With data readily available in one system, organizations in Cleveland and in surrounding suburban cities are making strategic decisions about problem properties plaguing their neighborhoods.

The City of Lakewood also uses the data in NST Web App to identify and document issues related to rental properties.  By knowing more about who owns the rental properties in their community, for example, city leaders can validate information gathered through their landlord housing-license requirement. The NST Web App also helps them identify nuisance properties, which can be indicated via continued police involvement at a property.  During monthly meetings of Lakewood’s Property Reinvestment Committee, which include representatives from the city’s law, police, finance, and building departments, the planning department accesses up-to-date data on these properties in the NST, including who owns the property, whether it is foreclosed on, tax delinquent or vacant and whether any of these statuses have changed since the last meeting. Having this current, up-to-date property information allows the city to be better informed about the status of these nuisance properties and use it to determine what options may be available to mitigate problems.

Over on Cleveland’s east side, Shaker Heights, an older inner-ring suburb, is also using the system to document issues, identify trends, and inform residents about what is happening in their neighborhoods.[3] For example, city leaders can research the status of specific properties without having to go to multiple county agencies to obtain information. When concerns about problem properties are brought to the attention of the city, staff can access the NEO CANDO system via their computers, enter the parcel number, and learn in moments whether the property is tax delinquent or in foreclosure, what its property value is, and who owns it.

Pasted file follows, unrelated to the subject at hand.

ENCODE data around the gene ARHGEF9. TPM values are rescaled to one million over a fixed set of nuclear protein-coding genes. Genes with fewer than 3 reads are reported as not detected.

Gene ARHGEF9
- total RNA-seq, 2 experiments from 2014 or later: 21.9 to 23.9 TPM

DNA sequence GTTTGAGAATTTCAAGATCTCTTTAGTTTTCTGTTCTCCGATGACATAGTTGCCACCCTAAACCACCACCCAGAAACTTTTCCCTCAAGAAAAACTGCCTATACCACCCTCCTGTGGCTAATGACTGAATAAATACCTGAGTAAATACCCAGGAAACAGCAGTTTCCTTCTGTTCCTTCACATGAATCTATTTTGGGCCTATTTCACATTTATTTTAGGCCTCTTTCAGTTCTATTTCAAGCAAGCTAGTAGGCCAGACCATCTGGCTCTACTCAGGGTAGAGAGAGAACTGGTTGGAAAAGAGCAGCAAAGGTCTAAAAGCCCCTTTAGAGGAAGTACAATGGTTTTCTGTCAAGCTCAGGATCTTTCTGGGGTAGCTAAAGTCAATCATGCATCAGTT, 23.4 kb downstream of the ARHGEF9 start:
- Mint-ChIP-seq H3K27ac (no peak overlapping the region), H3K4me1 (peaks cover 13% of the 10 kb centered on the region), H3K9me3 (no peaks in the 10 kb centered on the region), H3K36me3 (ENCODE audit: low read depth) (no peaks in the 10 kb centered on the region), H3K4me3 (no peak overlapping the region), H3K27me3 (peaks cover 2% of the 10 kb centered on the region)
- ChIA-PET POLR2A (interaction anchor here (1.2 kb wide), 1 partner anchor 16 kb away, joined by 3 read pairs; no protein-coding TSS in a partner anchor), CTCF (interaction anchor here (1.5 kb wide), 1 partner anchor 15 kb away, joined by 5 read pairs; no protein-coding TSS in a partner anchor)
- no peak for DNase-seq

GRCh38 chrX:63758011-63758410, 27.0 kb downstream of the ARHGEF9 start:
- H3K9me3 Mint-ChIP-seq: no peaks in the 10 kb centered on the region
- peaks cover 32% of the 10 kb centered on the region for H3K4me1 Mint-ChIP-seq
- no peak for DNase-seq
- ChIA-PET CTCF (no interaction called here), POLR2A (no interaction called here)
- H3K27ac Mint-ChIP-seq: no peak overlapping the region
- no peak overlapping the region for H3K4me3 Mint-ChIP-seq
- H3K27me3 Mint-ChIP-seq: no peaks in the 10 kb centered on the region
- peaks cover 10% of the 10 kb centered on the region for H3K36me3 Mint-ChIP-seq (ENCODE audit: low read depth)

Using data from NEO CANDO to quantify problems has been extremely helpful not only in helping city leaders develop a strategy to deal with them, but also in informing  policies in the Shaker Heights community. For example, the city was contemplating increasing the occupancy fee charged to rental property owners given the growing numbers of single-rental properties. But, first they wanted to know more about who owned these rental properties. Were there many individuals who owned one property, or were there a few who owned many properties? The city did not want to put an undue burden on individuals renting their homes as they attempted to sell them. Using NEO CANDO, the city determined there were many property owners who owned just one home; based on this, they decided against an increase in the fee. The data is also used to identify low-value properties, where they are located, who owns them, and whether the taxes are being paid. Ready access to this kind of information helps leaders keep tabs on these problematic properties and reach out those who own them.